McCain and ranking member Jack Reed also are pushing DOD to step up its game on training drone pilots. They said in a recent letter to Defense Secretary Ashton Carter that they believe the Air Force's recent statement that it lacks 400 MQ-9 pilots is understated. The shortages have "placed extreme strain" on the current pilots and sensor operators, the senators said.
The letter's notable opening offers a bold statement about where the military is going: "We are all aware that unmanned aerial systems (UAS) are an essential element in America's warfighting arsenal."
McCain has gone so far as to suggest that the drone operations for spying missions should be moved from the Central Intelligence Agency to the Pentagon. He has met with opposition from Democrats and members of his own party, primarily Sen. Richard Burr, who chairs the Senate Intelligence Committee that oversees the spy drones. Much of that spy program still lies with the CIA, which isn't what McCain wanted. But the committee report also is peppered with encouragements to the Pentagon to develop drones on its own for many uses.
The trajectory of the Defense Department's fledgling drone and robot programs will be a prime indicator of how adaptable to new technology this country's defense system can be. McCain is proposing a dramatic overhaul of the acquisition system that he hopes will bring in more entrepreneurs from Silicon Valley and other nondefense R&D meccas. If his scheme works, the armed forces could look more like Iron Man each year, to the extent that the latest technology is put in use for our soldiers. At least that's the hope.
Even so, there are limits to the abilities of remote-controlled combat vehicles. Drone planes work best in sparse areas with few civilians and lots of space. That makes them great for hunting al-Qaida leaders in the desert, but not so great for the rooting out ISIS cells that gather in more populated areas. "ISIS is located in urban areas surrounded by civilian populations. It's much harder to use drones," said Audrey Kurth Cronin, a terrorism specialist and professor at George Mason University.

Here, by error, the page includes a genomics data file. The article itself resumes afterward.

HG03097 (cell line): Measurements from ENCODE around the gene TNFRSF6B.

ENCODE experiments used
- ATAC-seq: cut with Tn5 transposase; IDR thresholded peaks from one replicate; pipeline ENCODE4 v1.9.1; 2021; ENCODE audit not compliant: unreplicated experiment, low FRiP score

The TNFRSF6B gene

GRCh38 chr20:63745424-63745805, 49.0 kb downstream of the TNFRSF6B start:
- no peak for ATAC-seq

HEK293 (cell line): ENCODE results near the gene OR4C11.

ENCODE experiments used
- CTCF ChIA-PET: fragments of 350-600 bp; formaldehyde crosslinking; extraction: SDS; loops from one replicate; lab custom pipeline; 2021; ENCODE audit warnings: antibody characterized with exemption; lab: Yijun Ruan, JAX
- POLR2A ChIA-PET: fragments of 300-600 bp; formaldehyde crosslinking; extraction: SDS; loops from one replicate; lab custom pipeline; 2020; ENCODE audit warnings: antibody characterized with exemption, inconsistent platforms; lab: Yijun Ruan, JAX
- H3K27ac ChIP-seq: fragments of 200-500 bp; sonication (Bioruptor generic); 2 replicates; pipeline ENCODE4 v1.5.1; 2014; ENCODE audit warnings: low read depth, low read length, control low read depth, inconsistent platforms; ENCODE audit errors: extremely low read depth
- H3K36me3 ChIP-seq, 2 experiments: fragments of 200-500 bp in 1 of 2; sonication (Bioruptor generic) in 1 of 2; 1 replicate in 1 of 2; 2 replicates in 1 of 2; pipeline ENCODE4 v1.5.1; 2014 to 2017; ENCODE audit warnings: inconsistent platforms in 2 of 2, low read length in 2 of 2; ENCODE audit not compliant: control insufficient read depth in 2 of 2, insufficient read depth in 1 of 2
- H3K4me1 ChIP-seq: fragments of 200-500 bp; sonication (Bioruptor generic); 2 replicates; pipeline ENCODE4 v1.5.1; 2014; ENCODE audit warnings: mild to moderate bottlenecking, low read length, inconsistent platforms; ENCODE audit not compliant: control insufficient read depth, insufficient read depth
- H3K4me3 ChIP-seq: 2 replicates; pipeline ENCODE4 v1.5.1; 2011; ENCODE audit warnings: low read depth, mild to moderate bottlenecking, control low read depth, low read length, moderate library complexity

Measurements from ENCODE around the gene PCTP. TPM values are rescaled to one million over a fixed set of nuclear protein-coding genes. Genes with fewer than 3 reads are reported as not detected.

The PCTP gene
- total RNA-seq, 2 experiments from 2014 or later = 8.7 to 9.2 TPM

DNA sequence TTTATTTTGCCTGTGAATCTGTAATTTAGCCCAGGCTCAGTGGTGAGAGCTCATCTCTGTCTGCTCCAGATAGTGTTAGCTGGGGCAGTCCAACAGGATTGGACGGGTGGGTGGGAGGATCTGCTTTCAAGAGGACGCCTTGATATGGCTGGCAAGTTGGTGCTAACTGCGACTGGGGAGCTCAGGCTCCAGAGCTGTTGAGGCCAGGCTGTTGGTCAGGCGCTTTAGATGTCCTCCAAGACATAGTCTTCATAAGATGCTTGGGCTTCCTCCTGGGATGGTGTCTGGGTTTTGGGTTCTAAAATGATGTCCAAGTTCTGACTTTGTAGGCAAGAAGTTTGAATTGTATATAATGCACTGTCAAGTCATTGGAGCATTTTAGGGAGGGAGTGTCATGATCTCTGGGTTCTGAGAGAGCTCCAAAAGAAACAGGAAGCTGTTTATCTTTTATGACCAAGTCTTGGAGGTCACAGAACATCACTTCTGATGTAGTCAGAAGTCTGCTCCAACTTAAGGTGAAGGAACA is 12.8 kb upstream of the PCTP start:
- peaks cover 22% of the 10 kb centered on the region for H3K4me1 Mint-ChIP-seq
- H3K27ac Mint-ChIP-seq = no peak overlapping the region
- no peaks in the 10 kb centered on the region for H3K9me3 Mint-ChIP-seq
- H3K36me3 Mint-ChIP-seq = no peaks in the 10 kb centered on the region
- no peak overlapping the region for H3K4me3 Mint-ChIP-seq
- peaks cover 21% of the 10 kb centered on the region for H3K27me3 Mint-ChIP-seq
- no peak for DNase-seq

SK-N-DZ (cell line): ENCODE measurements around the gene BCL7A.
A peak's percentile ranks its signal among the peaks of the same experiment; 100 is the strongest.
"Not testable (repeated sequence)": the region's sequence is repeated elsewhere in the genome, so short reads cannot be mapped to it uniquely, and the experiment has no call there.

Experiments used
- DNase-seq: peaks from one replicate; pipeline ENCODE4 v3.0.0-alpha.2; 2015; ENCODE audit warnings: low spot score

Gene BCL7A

Procurement analysts also worry that the Defense Department's outreach to entrepreneurs will fall short because the profit margin is too low or the combat specifications are too difficult to meet. With some commercial profit margins at 30 percent or higher, it's hard to imagine a nondefense developer that would be willing to engage in a conversation about building a drone that the military says "should cost" X (less than commercial value) but also have Y and Z extra security features.
And then there is the worry that these green-lit programs will soon become old baggage. Killing a program is tantamount to publicly throwing taxpayer money in the trash, a political taboo. Keeping it going means there is still hope that it will work. The still-kicking F-35 fighter is a prime example. Once you commit to a major combat vehicle, it's best to see it through. At least that was McCain's explanation for not killing it in this year's NDAA. "First of all, the money was available. And second of all, the aircraft, we are committed to the acquisition of some 2,000 of them. We felt it was appropriate to go ahead and move forward," he told reporters last month.
McCain says his proposal for a new acquisition plan should alleviate the likelihood that drone programs will suffer the same fate. "The secretary of the Navy, when there is a new cost overrun, has to sign on the dotted line," he said. "They're going to be responsible."